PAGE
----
The trial of Tymon Reed in the shooting death of 16-year-old Javon Reilly will stretch into Thursday, after a Jackson County jury did not reach a verdict Wednesday afternoon.

Reed is charged with first-degree murder and armed criminal action in the Sept. 19, 2016, shooting death of Reilly, a sophomore at Van Horn High School who had been walking home with a group of friends.

The jury also has the options to find Reed guilty of second-degree murder, voluntary manslaughter or involuntary manslaughter instead of first-degree murder. Reed's attorney has argued that he lacked the pre-meditation necessary for first-degree murder – that the shooting came in a moment of fear and panic. Reed tried to convey that himself in the answers he gave when he took the stand in his own defense Wednesday.

Prosecutors argued in their closing statement and rebuttal that Reed had no business being at the area of Home Avenue and Truman Road near Van Horn that day, regardless of the prior conflict he said he was trying to resolve, and could have walked away from a confrontation with Reilly instead of pulling out a gun and ultimately shooting him several times.

Judge Jennifer Phillips handed the case to the jury at 12:15 p.m. Wednesday following 1 1/2 days of testimony and arguments.

Before Reed testified, the jury heard from the medical examiner who performed Reilly's autopsy. Dr. Marius Tarau said the boy suffered five bullet wounds – all entering through the back or buttocks – plus a bullet wound on a finger that could have come from one of the bullets that tore through Reilly's body.

Tarau said it was inconclusive how close Reed was to Reilly when shooting him, as the entrance wounds did not have gunshot residue associated with close-range shots but his shirt, which was cut off during life-saving attempts, could have collected that residue.

During his testimony, Reed said that he went to the Van Horn area on Sept. 19 to try talking with Owen Ogo, a student who had arranged a sale of marijuana that ended with Reed being robbed at gunpoint. He said he wanted to try and get Ogo's friends to stop harassing him. He brought the gun for protection because of his slight stature.

Instead, he came upon Reilly and several of Reilly's friends, and Reilly remembered Reed from a previous encounter near Van Horn. As this encounter grew heated, Reed said, he tried to walk away and tried to get Reilly away, but instead he was followed. Pulling out the gun and cocking it, he said, was simply an attempt to scare.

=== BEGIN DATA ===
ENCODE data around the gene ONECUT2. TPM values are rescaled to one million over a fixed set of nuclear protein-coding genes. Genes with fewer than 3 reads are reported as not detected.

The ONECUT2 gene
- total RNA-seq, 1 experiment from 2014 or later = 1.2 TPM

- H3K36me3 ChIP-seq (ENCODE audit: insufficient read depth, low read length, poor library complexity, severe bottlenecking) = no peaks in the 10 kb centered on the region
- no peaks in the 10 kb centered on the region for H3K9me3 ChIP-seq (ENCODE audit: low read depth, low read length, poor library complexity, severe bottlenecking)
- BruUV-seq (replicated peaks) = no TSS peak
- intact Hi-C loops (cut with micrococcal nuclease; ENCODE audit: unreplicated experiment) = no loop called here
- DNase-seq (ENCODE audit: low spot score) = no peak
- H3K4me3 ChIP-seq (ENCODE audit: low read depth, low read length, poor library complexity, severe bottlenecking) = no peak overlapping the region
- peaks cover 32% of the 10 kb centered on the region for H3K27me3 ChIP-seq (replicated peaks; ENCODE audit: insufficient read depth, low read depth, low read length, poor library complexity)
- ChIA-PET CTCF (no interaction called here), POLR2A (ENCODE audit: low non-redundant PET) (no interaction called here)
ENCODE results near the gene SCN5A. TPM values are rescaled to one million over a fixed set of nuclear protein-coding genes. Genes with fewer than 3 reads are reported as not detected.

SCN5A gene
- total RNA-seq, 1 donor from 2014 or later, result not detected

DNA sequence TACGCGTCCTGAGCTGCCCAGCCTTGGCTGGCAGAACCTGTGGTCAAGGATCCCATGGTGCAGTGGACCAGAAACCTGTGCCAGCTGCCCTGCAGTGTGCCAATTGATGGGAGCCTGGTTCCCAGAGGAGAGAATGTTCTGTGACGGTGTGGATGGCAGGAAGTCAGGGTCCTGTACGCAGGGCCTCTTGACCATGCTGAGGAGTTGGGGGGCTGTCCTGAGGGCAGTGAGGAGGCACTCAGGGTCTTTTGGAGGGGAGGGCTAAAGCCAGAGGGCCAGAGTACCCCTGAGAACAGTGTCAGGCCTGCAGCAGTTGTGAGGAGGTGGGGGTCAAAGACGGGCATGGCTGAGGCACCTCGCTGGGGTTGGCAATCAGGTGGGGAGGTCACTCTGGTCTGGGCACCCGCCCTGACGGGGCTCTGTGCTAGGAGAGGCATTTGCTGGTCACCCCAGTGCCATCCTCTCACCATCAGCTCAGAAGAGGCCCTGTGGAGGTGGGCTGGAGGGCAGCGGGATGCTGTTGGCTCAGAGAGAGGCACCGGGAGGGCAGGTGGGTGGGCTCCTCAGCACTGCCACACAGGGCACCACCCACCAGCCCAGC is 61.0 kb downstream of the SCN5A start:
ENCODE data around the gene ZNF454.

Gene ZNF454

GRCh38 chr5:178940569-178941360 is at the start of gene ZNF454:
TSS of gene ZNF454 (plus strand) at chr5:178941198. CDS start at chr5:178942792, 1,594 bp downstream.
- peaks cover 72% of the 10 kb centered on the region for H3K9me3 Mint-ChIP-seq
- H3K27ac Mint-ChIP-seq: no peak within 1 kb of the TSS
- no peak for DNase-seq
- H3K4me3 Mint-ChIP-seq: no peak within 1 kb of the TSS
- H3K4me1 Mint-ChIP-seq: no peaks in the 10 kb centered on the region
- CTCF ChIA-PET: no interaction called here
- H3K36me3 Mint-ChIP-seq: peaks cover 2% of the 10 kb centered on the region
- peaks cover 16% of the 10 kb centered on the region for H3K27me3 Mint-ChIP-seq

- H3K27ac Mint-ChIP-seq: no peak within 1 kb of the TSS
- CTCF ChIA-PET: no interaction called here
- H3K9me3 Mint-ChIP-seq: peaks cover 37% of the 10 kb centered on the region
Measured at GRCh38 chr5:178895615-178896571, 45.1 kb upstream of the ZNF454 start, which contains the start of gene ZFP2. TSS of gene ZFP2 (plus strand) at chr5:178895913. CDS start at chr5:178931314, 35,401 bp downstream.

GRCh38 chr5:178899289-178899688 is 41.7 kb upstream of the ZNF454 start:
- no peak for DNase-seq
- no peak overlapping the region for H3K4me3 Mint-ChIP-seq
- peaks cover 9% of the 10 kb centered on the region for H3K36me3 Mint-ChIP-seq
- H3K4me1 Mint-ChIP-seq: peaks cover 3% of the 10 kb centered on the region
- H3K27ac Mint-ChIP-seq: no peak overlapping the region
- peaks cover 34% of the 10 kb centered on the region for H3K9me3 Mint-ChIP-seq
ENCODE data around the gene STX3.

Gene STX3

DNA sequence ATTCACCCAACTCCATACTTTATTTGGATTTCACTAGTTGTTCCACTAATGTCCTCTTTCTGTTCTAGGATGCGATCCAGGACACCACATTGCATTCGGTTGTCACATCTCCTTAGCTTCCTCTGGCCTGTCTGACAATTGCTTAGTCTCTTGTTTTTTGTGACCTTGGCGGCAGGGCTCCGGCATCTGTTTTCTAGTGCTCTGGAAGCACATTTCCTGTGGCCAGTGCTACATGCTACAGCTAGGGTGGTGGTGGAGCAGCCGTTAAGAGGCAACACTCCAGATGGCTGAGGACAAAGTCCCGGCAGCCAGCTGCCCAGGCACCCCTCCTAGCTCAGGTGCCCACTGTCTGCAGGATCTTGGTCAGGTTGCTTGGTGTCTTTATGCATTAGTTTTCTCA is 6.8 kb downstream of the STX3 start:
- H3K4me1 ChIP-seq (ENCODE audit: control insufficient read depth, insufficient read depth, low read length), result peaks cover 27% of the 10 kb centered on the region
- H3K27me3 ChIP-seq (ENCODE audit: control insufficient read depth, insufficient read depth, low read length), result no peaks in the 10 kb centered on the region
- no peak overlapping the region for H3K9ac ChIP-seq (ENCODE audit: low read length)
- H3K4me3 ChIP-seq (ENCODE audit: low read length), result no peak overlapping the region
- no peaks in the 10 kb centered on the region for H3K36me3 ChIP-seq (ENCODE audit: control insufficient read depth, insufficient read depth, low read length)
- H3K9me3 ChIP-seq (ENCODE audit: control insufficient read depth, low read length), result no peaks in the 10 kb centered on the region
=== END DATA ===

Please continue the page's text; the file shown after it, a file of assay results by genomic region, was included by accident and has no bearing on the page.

“I wanted them to leave me alone,” he said. “I thought they would run away.”

Reed said he said he pointed the gun at Reilly's feet, and the first shot went off when Reilly reached for the gun and they wrestled over it.

“I panicked and kept firing,” he said, starting to tear up. “I was panicked, shocked – a lot of emotion going on.”

Reed said he had no prior intention to kill anybody, that he regrets every bad choice he made and that Reilly didn't deserve to die.

During cross-examination, Reed said he had no idea beforehand if he was a good shot, as he'd never been to a gun range. During the fatal incident, he said, “I didn't see what I was shooting at.”

During her closing argument, Assistant Prosecutor Hallie Williams hammered at the idea that the “cool reflection” described in premeditation for first-degree murder could come at any time and for any length of time before the fatal act.

But Reed chose to go near the school and not walk away to his car, and he chose to turn back toward Reilly and cock his gun.

“He could've walked away, but he reflected and he chose to fire that gun,” Williams said.

Defense attorney Molly Hastings pleaded with the jury not to have the tragic incident essentially end two lives. Reed, she said, made a split-second decision that changed his life in the worst possible way.

“Even if one turn at the corner had been taken, we would not be here today,” she said. “Tymon Reed made an incredibly poor, stupid, immature decision, but he did not intend to kill Javon Reilly.

“That moment was about losing control. It was not about intending to kill.”

In her rebuttal, Assistant Prosecutor Traci Stansell said pre-meditation doesn't require a plan. Reed could've simply let the whole situation go, but instead, “He has to be the badass with the gun.”

The deliberation, she said, came from his choice not to leave and to pull out a gun. Reilly was “running for his life when he was shot five times in the back.”

“There was cool reflection every single time he pulled that trigger. Every single time.”